Had blog reader Richard C. aboard today. Richard decided it was time to learn about what Cappy Dave is always talking about here on these pages. And my goodness did we have a beautiful day. If you weren't off, and out on the water or sitting along the banks of your favorite stretch of the big St. Johns. You missed, one hell of a glorious day.
I though yesterday was nice. But I believe today was even nicer. The forecast wasn't actually projected to be "Light & Variable" winds. But as Richard asked me as we sat anchored up along the big ole rocks that line the inlet. "Dave, what would say this wind speed is right now...2-3 mph?" I replied, "Richard, it's my two favorite meteorological words...Light and Variable." Which means Richard was right. The wind couldn't have even been 5 mph.
Richards trip was all about learning some new stuff. He has his own boat. But learned:
- Float-rig fishing
- why Bait casting tackle is for Jetty fishing
- how to anchor correctly around the rocks
- how to rig a jetty anchor correctly
- how just plain shrimp catches big fish this time of year
- the in's and out's of fall bottom fishing
Besides a bit of story telling, and just plain having a good time in the sun, aboard the Jettywolf. Step on, step off. No fuss, no muss. With a bag of your filleted catch. And all the while being exposed to a whole lot of new stuff.
We started off float-rigging for Trout. But like yesterday, the small chomper Bluefish were ravenous. I stuck one Speck about 17 inches. But bites were far and few between. As I say many times, I knew that going in. But we tried anyhow, because Richard needed to know the float-rigging for Trout basics.
So as the tide continued to rise very high because of the full moon. We went bottom fishing. The catching wasn't on fire by now means. So it gave us time to just talk about different fishing ideas. We caught more Bluefish, Seabass, and a few small yellowmouth trout.
I made another move. And because of my chart plotter, I got an idea. I saw a line of X'd spots on my electronic chart and it reminded me of what could be, at exactly this tide. And believe it or not, that's one of the reasons to have a GPS charter plotter and electronic chart of the whole St. Johns river. When I see X'd spots that litter my entire chart plotter, of places I have caught particular species before. I look at the spot, and then judge it against the present tide conditions.
Needless to say. We anchored up. Richard and I pinned on some big fat jumbo dead shrimp, and pitched them out on only 3 oz. banks sinkers into an area 60 plus feet deep. I've caught big Reds, Drum, and monster sized Sheepshead on this spot, at exactly this tide. So I was very hopeful. It wasn't fiver minutes later Richard sets the hook on a big fish. The Shimano Cruxis lowpro reel was peeling line as Richards 7' Ugly Stik Catfish rod bowed over into a horseshoe shape. I set my identical rod into the rod holder and grabbed the net.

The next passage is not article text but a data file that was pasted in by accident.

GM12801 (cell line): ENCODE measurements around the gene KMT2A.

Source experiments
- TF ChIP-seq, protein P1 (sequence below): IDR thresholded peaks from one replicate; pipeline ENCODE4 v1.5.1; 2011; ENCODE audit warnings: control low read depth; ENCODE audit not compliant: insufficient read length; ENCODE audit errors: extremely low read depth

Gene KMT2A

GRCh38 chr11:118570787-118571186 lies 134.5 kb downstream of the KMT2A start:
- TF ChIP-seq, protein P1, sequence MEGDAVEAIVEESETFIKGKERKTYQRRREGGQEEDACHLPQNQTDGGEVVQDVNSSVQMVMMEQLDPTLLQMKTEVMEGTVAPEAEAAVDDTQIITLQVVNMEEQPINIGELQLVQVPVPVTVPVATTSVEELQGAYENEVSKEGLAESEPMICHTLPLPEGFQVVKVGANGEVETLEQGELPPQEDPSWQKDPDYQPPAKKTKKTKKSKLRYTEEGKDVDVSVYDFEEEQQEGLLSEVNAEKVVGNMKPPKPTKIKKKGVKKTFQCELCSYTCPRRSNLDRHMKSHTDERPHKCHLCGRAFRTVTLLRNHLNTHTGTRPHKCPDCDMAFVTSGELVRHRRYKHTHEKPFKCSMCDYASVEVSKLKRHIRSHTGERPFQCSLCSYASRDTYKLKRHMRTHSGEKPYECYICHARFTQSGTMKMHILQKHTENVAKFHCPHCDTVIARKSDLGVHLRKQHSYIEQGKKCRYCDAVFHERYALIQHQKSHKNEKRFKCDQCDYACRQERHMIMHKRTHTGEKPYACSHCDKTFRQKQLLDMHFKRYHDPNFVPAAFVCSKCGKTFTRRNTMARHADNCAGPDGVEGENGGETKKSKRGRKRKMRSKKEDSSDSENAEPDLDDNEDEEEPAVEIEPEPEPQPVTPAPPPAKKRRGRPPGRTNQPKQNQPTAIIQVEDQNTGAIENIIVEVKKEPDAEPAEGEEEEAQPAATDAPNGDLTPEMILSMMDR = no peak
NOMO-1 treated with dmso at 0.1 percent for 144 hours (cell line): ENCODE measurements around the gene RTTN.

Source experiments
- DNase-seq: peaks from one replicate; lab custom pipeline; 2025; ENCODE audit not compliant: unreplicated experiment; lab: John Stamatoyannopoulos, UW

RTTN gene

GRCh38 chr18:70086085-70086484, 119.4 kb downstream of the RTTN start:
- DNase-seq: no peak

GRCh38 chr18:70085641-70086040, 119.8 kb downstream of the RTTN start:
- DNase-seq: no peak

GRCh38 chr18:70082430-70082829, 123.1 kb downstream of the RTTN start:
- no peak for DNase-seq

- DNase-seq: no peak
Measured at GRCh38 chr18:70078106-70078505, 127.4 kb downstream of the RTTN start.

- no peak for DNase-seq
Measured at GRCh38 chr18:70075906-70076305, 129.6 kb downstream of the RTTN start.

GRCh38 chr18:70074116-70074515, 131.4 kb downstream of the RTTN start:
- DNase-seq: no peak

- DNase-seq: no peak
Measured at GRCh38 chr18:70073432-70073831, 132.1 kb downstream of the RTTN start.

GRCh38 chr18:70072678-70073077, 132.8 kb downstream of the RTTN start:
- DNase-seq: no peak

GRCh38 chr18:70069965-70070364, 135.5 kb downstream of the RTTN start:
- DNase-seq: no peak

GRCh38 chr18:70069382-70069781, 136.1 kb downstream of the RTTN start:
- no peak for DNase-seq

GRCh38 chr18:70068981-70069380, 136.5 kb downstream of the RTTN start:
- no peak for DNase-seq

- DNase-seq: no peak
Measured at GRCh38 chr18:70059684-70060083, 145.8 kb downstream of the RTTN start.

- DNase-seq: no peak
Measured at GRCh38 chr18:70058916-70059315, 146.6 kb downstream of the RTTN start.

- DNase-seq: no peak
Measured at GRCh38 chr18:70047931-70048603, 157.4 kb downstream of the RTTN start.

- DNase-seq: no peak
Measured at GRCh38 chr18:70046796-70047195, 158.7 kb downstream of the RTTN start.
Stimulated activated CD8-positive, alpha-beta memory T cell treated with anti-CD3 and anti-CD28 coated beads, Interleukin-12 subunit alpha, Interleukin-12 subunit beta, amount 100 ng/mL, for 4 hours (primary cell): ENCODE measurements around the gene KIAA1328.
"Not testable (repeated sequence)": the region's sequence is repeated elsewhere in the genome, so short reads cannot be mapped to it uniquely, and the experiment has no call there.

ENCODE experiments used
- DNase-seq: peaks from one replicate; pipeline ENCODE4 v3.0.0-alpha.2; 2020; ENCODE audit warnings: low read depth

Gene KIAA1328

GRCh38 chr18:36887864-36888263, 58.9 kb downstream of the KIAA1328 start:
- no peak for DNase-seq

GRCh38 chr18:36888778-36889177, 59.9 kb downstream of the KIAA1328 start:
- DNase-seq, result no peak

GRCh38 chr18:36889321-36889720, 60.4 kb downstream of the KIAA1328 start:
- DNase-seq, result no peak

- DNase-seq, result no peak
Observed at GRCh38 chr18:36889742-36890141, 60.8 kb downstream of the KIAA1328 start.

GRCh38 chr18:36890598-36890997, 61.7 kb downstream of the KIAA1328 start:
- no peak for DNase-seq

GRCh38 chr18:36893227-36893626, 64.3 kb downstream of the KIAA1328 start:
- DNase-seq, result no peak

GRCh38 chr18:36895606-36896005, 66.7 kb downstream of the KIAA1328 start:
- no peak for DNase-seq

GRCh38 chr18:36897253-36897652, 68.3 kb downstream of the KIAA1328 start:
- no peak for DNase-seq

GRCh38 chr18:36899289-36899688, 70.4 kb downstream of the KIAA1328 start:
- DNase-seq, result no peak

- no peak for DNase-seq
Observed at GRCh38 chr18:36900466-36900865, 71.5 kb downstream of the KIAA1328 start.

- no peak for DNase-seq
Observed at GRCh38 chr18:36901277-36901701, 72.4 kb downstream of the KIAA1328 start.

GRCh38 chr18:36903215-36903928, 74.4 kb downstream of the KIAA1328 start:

Richard was having a ball battling what was obviously a big Redbass......Brutus T. Redbass! I no sooner netted his fish and the other rod bowed over with the drag peeling. INSTANT DOUBLE HEADER!
It just doesn't get any better!
I held the first Redbass in the water, inside the net. Grabbed my second net, and waited for Richard to whoop his second Redbass. The second Red came popping to the surface, and I netted that one. Wow, that was exciting! I love double-headers!
Now, this was "LT" jetty bottom fishing! Some 60 feet below the boat. The reds were way to big to be keepers at over 30 inches a piece. And right after releasing them. The boat started to swing, as the tide changed. We made a move and fished the start of the falling tide. Catching not much again. But, it wasn't us. It was the location. The same location I "have been" catching some nice Black Drum, on the early falling tide. Of course, we caught Bluefish. A few small Yellowmouths. But all we really did was watch a boat behind us catch Reds, Yellowmouth and Drum. Allot of people would have tried to park on top of that boat. I know they do it to me. But, I don't do that. So we made another move.
I tried a spot that produces Drum. But it also produces more Toadfish that anywhere I've ever fished at the jetties. Toadfish...the bottom of the barrel, the worst. And what did we instanly catch??? Toadfish, and BIG ones. "OH GAWD....I KNEW IT!" But I wasn't going to give up on the spot too soon. It has potential, I know that too.
So we continued fishing jumbo fresh dead shrimp on the bottom, when Richard gets a good bite. He was reeling, but whatever it was, wasn't pulling drag at all. It was sort of just sliding in the water and tugging a bit. I could tell it wasn't another toad, but something else. It wasn't a red, or a drum either.
But when it came up to the surface from 45 feet below, Richard and I were ellated. It was a BIG Flounder! I scooped it up with the net and showed Richard, how a big flattie like this was a top predator. Opening it's mouth, showing Richard that a fish like this can eat whatever it wants. And it wanted a jumbo dead shrimp, way down deep!
We had a few swing and misses, while we continued to fish the toad hole. And then came another big Redbass. Way to big to keep, again. But a great fight, for Richard. And then, we swung really close to the rocks, and Richard said, it was time to go. So we headed back.
Saw my single passenger charter for Thursday at the boat ramp, "Traveller Bob" from N.C. Told him we'd have to vacate the jetties if we wanted to trout hunt on his trip. So as of right now, I'm beat. And need to think about my Turkey Day game plan.
Momma said, "we'll keep a plate hot for ya when your done." But ya know catching some fattie Trout is always more important than eatin' for Cappy Dave.....
So stay tuned.